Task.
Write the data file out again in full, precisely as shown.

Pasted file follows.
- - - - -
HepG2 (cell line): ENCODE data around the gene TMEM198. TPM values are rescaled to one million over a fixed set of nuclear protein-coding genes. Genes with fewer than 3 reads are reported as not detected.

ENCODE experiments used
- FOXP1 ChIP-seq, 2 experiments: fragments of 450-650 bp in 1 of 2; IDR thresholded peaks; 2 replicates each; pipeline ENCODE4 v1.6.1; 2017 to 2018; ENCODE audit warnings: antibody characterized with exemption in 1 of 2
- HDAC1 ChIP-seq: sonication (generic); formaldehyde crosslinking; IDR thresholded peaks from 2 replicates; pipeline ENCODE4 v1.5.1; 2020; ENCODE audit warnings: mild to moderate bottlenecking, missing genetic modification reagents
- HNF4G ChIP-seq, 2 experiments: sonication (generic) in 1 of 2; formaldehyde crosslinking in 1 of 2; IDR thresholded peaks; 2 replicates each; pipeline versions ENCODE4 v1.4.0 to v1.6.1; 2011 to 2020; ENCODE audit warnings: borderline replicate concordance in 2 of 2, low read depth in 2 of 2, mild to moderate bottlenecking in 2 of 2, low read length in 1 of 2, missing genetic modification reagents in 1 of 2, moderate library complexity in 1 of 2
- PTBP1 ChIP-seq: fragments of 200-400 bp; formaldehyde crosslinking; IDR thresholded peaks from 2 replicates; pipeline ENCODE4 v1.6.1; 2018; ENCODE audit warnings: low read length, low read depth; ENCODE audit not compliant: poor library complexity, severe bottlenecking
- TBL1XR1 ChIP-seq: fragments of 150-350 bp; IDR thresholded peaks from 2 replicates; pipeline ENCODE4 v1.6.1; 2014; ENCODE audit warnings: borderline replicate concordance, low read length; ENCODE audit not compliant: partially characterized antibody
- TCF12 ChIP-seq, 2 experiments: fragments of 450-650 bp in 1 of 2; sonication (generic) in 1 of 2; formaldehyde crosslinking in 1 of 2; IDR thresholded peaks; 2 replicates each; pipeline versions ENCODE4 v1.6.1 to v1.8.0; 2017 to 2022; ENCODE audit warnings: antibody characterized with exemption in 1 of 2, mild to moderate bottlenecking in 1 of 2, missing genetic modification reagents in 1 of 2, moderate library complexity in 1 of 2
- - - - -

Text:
HepG2 (cell line): ENCODE data around the gene TMEM198. TPM values are rescaled to one million over a fixed set of nuclear protein-coding genes. Genes with fewer than 3 reads are reported as not detected.

ENCODE experiments used
- FOXP1 ChIP-seq, 2 experiments: fragments of 450-650 bp in 1 of 2; IDR thresholded peaks; 2 replicates each; pipeline ENCODE4 v1.6.1; 2017 to 2018; ENCODE audit warnings: antibody characterized with exemption in 1 of 2
- HDAC1 ChIP-seq: sonication (generic); formaldehyde crosslinking; IDR thresholded peaks from 2 replicates; pipeline ENCODE4 v1.5.1; 2020; ENCODE audit warnings: mild to moderate bottlenecking, missing genetic modification reagents
- HNF4G ChIP-seq, 2 experiments: sonication (generic) in 1 of 2; formaldehyde crosslinking in 1 of 2; IDR thresholded peaks; 2 replicates each; pipeline versions ENCODE4 v1.4.0 to v1.6.1; 2011 to 2020; ENCODE audit warnings: borderline replicate concordance in 2 of 2, low read depth in 2 of 2, mild to moderate bottlenecking in 2 of 2, low read length in 1 of 2, missing genetic modification reagents in 1 of 2, moderate library complexity in 1 of 2
- PTBP1 ChIP-seq: fragments of 200-400 bp; formaldehyde crosslinking; IDR thresholded peaks from 2 replicates; pipeline ENCODE4 v1.6.1; 2018; ENCODE audit warnings: low read length, low read depth; ENCODE audit not compliant: poor library complexity, severe bottlenecking
- TBL1XR1 ChIP-seq: fragments of 150-350 bp; IDR thresholded peaks from 2 replicates; pipeline ENCODE4 v1.6.1; 2014; ENCODE audit warnings: borderline replicate concordance, low read length; ENCODE audit not compliant: partially characterized antibody
- TCF12 ChIP-seq, 2 experiments: fragments of 450-650 bp in 1 of 2; sonication (generic) in 1 of 2; formaldehyde crosslinking in 1 of 2; IDR thresholded peaks; 2 replicates each; pipeline versions ENCODE4 v1.6.1 to v1.8.0; 2017 to 2022; ENCODE audit warnings: antibody characterized with exemption in 1 of 2, mild to moderate bottlenecking in 1 of 2, missing genetic modification reagents in 1 of 2, moderate library complexity in 1 of 2